Air Force Bases

First Minuteman Launched from a Silo

On Nov. 17, 1961, the U.S.Air Force launched the first Minuteman missile from an underĀ­ground silo at Cape Canaveral, Fla., on a 3,000-mile flight down the Atlantic Missile Range. The Minuteman I (LGM-30A/B) is a three-stage, solid-propellant, rocket-powered ICBM with an all-inertial guidance system and has the capability of being fired from hardened and widely-dispersed underground-silo launchers.

In the late 1950s the Air Force developed its first solid-fuel ICBM, the Minuteman I. The Air Force put its first ten Minuteman ICBMs on operational alert at Malmstrom AFB, Mont., in October 1962 and within five years 1,000 of the solid-fuel missiles stood poised in their silos.

By the spring of 1957, Air Force research indicated that a solid-fuel ICBM was possible, and by that fall the Air Force Ballistic Missile Division had designed the revolutionary Minuteman ICBM. In marked contrast to the first generation Atlas and Titan I liquid-fuel missiles, the designer proposed building a relatively small, three-stage solid-fuel missile that would be inexpensive to build and maintain. The vison was to base thousands of the missiles in unmanned, heavily hardened and widely dispersed silos linked electronically to a series of central launch control facilities where it would be virtually immune from an enemy nuclear attack.

In September 1959 the AFBMD successfully launched a Minuteman first stage motor directly from an underground silo, thus proving that the missile would survive the rigors of a subsurface launch. In February 1961 the AFBMD launched a Minuteman containing all three stages and operational subsystems from the Air Force Missile Test Center in Florida. This was called an "all up" test. The missile performed and after a flight of 4,600 miles its reentry vehicle landed within the designated impact zone.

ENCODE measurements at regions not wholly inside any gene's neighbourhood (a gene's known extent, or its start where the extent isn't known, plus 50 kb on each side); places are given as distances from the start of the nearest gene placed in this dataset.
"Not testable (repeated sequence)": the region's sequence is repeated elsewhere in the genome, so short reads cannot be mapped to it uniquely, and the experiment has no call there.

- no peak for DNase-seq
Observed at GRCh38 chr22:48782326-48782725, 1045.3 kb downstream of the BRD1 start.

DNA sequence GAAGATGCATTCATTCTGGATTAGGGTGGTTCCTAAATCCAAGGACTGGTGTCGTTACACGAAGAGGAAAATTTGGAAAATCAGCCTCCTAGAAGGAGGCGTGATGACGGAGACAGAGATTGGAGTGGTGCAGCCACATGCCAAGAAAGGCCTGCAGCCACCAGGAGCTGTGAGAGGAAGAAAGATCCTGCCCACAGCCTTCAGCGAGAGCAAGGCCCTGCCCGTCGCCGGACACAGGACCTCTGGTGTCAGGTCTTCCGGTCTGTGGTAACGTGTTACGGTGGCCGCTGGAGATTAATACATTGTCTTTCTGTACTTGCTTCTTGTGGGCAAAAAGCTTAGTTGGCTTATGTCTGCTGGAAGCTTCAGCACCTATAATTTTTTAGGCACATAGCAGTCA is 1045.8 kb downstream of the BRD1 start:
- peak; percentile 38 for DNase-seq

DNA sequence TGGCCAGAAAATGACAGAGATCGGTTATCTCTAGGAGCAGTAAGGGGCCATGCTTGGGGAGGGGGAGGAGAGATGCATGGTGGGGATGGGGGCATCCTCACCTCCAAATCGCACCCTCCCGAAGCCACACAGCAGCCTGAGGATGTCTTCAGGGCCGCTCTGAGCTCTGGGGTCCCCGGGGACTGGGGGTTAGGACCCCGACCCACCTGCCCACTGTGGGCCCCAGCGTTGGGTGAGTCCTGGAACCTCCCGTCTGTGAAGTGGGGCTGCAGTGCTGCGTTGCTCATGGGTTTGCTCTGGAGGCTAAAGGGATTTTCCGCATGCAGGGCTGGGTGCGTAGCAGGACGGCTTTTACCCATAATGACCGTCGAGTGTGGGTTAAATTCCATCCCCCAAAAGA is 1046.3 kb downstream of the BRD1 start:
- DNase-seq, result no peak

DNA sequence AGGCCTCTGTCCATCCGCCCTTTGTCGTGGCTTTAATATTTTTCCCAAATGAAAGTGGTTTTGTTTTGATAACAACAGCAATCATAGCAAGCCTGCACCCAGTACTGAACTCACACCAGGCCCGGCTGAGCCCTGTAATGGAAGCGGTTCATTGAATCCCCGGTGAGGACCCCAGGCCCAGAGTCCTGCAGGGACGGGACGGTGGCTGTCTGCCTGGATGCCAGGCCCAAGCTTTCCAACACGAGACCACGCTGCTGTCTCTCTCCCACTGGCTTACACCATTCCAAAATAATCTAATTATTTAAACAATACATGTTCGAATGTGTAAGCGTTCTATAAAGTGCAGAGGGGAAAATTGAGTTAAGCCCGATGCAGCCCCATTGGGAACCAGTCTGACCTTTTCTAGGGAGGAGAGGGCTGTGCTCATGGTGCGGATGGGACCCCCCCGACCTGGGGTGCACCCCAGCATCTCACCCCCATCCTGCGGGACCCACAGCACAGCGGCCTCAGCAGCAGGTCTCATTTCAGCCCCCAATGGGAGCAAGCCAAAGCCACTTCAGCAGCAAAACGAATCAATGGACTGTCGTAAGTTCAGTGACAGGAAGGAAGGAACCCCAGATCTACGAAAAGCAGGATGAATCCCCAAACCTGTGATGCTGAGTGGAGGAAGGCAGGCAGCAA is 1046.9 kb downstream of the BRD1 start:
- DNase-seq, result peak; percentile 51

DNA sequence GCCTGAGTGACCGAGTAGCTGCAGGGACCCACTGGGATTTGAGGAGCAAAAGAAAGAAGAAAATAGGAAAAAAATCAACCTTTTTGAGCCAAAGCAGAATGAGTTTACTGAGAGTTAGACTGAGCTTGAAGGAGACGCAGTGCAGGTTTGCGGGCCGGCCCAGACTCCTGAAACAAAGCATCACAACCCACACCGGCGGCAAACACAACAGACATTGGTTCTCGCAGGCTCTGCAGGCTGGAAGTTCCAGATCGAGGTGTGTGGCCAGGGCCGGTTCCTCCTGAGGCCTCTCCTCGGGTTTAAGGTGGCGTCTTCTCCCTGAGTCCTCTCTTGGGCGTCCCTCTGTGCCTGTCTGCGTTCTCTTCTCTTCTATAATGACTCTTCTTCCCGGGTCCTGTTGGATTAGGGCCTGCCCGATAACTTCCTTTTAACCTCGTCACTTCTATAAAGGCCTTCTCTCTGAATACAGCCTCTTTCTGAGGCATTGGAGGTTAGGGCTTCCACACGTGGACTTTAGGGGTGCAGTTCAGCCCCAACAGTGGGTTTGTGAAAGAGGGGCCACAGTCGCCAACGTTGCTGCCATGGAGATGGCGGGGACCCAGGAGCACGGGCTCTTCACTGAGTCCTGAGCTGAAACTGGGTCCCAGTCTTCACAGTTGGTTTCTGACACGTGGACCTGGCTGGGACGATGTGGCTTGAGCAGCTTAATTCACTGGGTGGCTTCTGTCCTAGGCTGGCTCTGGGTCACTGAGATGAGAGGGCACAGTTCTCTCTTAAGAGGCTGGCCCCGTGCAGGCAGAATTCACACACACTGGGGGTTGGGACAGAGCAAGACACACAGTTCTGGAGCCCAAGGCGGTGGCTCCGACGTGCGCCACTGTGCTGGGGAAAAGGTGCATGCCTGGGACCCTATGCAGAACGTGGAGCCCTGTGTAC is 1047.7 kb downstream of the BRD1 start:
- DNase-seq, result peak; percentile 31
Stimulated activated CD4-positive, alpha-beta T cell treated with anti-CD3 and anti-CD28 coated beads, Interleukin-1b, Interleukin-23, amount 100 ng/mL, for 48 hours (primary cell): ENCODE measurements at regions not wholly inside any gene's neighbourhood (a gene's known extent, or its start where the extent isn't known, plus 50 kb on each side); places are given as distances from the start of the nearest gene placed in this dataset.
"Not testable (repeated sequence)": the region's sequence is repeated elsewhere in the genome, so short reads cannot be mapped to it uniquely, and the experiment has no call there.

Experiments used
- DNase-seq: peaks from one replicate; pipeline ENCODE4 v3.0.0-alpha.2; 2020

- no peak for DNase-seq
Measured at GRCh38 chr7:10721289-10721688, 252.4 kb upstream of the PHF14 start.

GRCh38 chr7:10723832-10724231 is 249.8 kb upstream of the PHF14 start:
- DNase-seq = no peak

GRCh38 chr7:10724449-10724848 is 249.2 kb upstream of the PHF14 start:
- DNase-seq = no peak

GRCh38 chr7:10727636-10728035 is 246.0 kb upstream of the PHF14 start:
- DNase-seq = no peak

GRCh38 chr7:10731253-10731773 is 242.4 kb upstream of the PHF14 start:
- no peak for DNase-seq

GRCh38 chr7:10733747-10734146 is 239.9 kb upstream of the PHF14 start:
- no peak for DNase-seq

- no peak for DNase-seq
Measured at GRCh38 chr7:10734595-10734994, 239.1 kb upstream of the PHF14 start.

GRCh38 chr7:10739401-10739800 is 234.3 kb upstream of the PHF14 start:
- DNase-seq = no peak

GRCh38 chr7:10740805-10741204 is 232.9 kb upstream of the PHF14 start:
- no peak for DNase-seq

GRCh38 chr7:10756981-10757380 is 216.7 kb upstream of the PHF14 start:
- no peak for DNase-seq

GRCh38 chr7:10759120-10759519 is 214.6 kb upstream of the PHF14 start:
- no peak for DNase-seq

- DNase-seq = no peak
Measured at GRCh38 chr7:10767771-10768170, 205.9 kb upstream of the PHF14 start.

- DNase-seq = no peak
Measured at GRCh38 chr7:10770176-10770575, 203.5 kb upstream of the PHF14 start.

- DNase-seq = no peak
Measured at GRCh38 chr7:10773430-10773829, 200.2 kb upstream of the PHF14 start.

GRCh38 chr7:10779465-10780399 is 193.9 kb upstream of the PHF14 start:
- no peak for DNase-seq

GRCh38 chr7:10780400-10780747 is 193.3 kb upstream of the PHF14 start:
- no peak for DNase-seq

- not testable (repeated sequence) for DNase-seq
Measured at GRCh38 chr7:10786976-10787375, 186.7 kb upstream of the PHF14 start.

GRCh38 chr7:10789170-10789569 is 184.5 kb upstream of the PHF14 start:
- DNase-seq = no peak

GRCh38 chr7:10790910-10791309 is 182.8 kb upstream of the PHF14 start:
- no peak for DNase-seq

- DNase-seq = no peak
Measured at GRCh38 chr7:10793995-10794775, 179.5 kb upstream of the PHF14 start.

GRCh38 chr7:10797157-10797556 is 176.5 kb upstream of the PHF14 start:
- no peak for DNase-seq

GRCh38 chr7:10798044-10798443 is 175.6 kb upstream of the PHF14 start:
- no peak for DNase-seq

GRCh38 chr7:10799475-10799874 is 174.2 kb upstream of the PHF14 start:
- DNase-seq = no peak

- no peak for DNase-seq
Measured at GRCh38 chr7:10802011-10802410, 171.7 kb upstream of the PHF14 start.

Based on the success of the initial test flight, in March 1961 the Department of Defense formally accelerated the Minuteman program and gave it the same development priority as the Atlas and Titan ICBM programs.

Minuteman II, first launched in 1964, was capable of striking from six to eight targets with far greater accuracy than its predecessor. The next version, Minuteman III, was first launched in 1968, with more accuracy, range and target capability. By 1975, the 1,000 Minuteman U.S. missiles were either Minuteman IIs or IIIs.

A consortium of five contractors produced four distinct models of the Minuteman ICBM weapon system, each model being an improvement over the former: Minuteman I (models "A" and "B"), Minuteman II (model "F"), and Minuteman III (model "G"), which was capable of carrying multiple independently-targetable reentry vehicles.